Best Restaurant Wynwood 2020 | Dukunoo Jamaican Kitchen | Best Restaurants, Bars, Clubs, Music and Stores in Miami | Miami New Times

Too often in Miami, Jamaica's fragrant and perfect-for-hot-weather cuisine finds itself relegated to hole-in-the-wall status. Perhaps it's just the Miami developers who overcharge overhyped chefs who cook overhyped cuisine. Everyone makes a buck and the diners suffer. Luckily, the owners of Dukunoo, a West African word for "sweet thing," bucked the trend and put pristine island fare smack in the heart of Wynwood. Under the watchful eye of owners Shrusan Gray, Leonie McKoy, and Rodrick Leighton, the kitchen turns out assertive version of classics like oxtails with broad beans and crispy onions ($36), as well as fun spins on them like ackee rolls with crispy snapper and escovitch vegetables ($16) alongside a jerk stand with chicken ($23), pork shoulder ($26) — or a bit of everything with fried plantains and slaw for $68.

Best Restaurant Design District/Midtown

Le Jardinier

Photo courtesy of Le Jardinier

Le Jardinier is the way you want to eat. Ensconced in a small verdant courtyard scattered with white tables in a dead-end corner of the Design District, this hideaway is a garden within a garden. The restaurant, which is part of but also separate from the culinary empire of the late great Joël Robuchon, reflects its elemental décor with the expertly sourced produce that forms the heart and soul of its vegetable-forward cuisine. Purely vegan dishes are few and far between, but it's the attention paid to each and every ingredient — as opposed to just the protein on the plate — that elevates seemingly straightforward dishes to breathtaking. It's the way the vegetables are trimmed, peeled, blanched, poached, compressed, caramelized, whipped, puréed, roasted, rested, and served that turns humble combinations like fig, swordfish, and fennel ($28) and farro with parsnip, mushrooms, and hazelnuts ($22) into objects of edible luxury.

Photo by David Varley for Mina Group

Michael Mina has created two of the most successful steakhouses in Miami. Now, the California-based restaurateur tackles Mediterranean fare with Ornos Estiatoro. The dining room, tinted in hues of blues and whites, resembles a tavern on a Greek island more than a mall restaurant. Whether dining inside or on the spacious outdoor patio, you'll find bright flavors infused with lemon and oregano. Start with a trio of spreads ($19) like tzatziki, hummus, and tirokafteri (whipped feta), while perusing the menu. Mina is known for the way he lovingly treats meats, so the grilled lamb chops ($47) are a succulent bet. But prepare to be tempted by the restaurant's own fish sommelier, who'll wheel over a cart filled with fresh local fish and Mediterranean varieties that are flown in daily. The pièce de resistance at Ornos may be the Maine lobster pasta, a shareable feast that consists of a whole Maine lobster served on a bed of linguine tossed in a slightly piquant sauce of fresh tomatoes, Greek brandy, and oregano ($48). Open Tuesday through Sunday.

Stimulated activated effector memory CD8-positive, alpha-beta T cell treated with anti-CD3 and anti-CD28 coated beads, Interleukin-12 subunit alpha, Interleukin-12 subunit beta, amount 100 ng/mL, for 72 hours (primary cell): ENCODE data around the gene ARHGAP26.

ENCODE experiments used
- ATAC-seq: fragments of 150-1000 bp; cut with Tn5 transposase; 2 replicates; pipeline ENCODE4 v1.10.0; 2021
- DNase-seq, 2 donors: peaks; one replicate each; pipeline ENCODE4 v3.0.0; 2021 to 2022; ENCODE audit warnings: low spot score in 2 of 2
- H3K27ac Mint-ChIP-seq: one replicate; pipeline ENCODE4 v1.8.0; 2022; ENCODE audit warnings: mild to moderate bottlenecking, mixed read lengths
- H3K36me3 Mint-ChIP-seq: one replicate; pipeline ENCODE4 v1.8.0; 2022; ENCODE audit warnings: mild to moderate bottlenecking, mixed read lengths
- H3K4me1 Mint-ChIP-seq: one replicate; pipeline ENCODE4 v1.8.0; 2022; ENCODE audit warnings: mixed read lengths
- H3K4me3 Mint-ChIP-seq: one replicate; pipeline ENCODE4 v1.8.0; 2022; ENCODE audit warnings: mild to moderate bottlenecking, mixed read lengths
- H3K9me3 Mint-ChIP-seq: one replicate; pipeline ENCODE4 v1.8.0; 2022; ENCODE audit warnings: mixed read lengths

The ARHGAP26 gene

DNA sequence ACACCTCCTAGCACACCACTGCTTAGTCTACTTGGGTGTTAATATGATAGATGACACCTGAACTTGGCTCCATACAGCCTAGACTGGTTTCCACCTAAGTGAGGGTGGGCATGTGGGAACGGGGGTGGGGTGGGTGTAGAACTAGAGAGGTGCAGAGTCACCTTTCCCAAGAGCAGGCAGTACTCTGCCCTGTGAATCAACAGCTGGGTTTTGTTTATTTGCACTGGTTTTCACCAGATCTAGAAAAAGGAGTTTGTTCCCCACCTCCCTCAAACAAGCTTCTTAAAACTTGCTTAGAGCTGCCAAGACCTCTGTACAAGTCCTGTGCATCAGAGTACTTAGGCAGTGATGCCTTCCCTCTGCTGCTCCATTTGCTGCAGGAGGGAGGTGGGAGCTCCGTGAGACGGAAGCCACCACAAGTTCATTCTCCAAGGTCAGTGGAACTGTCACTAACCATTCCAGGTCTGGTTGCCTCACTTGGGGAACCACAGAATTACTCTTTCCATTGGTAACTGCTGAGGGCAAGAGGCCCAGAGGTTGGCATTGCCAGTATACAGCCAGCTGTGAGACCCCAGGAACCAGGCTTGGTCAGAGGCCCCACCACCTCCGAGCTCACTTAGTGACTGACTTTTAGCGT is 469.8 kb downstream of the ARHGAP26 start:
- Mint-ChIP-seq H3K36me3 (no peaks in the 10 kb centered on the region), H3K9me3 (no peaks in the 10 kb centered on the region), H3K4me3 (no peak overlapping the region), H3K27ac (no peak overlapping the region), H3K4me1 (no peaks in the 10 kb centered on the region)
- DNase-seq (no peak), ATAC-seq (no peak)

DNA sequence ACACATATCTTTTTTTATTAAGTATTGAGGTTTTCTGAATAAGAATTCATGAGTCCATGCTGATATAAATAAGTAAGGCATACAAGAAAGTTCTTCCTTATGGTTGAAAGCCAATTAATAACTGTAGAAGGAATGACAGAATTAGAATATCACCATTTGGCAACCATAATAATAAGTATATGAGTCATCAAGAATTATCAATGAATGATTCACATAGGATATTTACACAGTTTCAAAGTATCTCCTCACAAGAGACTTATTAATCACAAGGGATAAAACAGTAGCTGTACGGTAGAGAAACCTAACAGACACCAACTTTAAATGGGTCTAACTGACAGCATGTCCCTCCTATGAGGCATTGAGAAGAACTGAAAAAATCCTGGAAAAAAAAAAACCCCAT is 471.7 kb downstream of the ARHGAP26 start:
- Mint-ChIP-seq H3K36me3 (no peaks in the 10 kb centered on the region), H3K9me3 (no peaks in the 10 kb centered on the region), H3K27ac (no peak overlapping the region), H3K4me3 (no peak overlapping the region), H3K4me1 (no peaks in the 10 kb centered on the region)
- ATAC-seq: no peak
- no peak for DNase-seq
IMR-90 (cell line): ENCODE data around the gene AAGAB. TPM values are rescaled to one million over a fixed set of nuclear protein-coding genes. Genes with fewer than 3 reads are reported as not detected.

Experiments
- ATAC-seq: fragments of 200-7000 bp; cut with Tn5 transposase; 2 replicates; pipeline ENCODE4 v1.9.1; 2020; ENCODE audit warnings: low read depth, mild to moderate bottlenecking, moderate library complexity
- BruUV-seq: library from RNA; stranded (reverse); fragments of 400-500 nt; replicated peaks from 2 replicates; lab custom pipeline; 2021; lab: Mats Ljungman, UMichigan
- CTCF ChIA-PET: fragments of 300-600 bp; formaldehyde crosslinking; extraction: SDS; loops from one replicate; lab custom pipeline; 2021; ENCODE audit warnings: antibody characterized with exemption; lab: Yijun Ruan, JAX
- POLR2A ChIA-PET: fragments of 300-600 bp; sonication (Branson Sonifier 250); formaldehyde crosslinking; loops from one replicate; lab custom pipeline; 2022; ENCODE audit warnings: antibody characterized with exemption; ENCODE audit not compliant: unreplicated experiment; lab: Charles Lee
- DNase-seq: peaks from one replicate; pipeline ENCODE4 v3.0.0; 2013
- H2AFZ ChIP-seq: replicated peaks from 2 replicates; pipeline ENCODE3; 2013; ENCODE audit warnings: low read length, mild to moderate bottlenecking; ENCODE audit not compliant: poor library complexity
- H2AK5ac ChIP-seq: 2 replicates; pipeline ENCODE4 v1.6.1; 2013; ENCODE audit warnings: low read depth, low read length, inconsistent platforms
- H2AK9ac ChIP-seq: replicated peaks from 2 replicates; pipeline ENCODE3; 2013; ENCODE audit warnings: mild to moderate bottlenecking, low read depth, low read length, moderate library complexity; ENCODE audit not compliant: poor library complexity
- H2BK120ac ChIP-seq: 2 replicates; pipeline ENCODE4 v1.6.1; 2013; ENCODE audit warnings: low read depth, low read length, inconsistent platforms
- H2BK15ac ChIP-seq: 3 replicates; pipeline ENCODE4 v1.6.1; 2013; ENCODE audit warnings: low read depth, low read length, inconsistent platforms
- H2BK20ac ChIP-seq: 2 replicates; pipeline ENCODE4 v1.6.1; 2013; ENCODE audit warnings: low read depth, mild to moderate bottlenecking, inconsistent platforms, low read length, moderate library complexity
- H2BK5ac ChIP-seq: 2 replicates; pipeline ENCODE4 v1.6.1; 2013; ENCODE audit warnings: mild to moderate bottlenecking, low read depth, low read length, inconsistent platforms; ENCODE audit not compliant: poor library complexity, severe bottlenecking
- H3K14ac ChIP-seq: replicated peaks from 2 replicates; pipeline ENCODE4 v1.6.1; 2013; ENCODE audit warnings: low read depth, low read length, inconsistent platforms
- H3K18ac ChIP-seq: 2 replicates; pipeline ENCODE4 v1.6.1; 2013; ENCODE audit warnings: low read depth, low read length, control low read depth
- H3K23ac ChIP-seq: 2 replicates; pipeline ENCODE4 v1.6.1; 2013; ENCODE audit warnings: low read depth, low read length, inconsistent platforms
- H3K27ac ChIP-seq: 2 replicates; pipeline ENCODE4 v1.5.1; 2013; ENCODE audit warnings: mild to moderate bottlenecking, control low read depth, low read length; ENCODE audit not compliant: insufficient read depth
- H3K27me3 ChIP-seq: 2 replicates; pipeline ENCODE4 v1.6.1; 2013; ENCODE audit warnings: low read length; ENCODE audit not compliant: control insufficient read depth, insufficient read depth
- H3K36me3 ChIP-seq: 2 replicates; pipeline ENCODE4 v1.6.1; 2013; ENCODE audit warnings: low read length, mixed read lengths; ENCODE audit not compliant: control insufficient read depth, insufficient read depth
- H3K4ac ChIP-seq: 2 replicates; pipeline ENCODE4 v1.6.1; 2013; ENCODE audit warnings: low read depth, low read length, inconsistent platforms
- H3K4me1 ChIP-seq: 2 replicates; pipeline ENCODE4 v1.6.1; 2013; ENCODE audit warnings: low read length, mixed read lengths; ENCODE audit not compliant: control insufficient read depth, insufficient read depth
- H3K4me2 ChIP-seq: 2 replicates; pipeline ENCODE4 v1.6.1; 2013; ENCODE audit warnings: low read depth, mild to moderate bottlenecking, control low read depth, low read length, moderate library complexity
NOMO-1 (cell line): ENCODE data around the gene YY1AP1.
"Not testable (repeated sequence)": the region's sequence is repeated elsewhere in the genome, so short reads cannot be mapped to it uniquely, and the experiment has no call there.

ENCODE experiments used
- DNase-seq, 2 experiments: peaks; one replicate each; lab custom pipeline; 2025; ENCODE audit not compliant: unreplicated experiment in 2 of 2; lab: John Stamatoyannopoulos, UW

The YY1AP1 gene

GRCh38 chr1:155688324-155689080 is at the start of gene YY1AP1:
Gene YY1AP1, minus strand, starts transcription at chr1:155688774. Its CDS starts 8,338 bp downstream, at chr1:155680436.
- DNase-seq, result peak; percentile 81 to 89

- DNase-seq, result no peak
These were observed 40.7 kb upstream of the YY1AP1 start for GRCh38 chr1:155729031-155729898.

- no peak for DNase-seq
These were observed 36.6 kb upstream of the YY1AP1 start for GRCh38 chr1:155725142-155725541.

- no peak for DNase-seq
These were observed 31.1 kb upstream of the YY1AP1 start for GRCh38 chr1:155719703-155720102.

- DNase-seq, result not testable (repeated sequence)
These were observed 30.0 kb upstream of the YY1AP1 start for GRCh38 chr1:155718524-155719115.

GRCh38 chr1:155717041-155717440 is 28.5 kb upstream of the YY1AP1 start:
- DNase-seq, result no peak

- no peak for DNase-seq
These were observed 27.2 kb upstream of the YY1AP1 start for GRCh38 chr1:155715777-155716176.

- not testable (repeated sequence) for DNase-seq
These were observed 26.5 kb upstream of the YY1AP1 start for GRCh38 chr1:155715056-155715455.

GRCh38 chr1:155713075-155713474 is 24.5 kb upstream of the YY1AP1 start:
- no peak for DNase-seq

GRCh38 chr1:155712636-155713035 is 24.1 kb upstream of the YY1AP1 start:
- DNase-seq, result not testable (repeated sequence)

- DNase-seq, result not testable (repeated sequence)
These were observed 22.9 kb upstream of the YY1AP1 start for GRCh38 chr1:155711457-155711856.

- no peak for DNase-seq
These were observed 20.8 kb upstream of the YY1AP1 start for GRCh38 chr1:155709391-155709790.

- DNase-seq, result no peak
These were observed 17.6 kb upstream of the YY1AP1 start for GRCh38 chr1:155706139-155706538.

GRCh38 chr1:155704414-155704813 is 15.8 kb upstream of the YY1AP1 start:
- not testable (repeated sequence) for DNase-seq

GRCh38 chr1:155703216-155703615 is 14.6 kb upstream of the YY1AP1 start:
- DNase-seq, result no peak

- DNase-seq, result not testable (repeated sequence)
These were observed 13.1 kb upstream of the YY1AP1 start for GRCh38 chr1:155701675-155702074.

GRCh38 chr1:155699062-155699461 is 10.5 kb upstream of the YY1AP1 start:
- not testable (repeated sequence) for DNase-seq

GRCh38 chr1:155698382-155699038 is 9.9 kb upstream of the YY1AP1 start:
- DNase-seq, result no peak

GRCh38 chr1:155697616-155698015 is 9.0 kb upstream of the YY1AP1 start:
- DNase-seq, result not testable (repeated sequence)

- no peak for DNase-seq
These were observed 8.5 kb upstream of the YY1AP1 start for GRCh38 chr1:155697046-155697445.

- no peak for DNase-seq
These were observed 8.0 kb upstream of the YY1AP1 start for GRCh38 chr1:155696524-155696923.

Picture the Cheers bar with 40 beers on tap and a wood-burning pizza oven. Go ahead; we'll wait. OK, you pretty much get the gist of Tipsy Boar. This Hollywood gastropub opened in 2002 and is still going strong thanks to its friendly staff, bartenders who can make a proper cocktail, and a menu of pub favorites. You can't go wrong with chicken wings or a burger but we encourage you to try something more interesting, like the Tipsy Boar burger, made with a boar patty and fresh bacon ($14), or crispy Peking duck wings with apple slaw ($14). Wood-fired pizzas arrive with a nice char and pair well with an IPA or other selection from the ever-rotating taps. Open every day, the Tipsy Boar offers a large, covered patio complete with TV monitors for your game-watching pleasure.

Photo courtesy of Rockaway PR

Miamians know José Mendín as one of the founders of the Pubbelly family of restaurants. The chef has won numerous honors, including "Best Chef Southeast" semifinalist status in the James Beard Awards five times over. Mendín has opened restaurants in Paris, Puerto Rico, and now, with Rivertail, he tackles Fort Lauderdale. The seafood-centric restaurant adheres to a simple philosophy: Offer the freshest fish and seasonal produce in a convivial, waterfront setting. A hamachi crudo ($16) bursts with Florida grapefruit and yuzu, while a Maine lobster roll ($25) is lightened with a hint of lemon zest. Fresh yellowtail, snapper, and other denizens of the sea are offered simply grilled with your choice of sauce. And, as if he almost can't help himself, Mendín offers a pork belly Cuban sandwich ($18), an apparent nod to his start at Pubbelly. Open Tuesday through Sunday.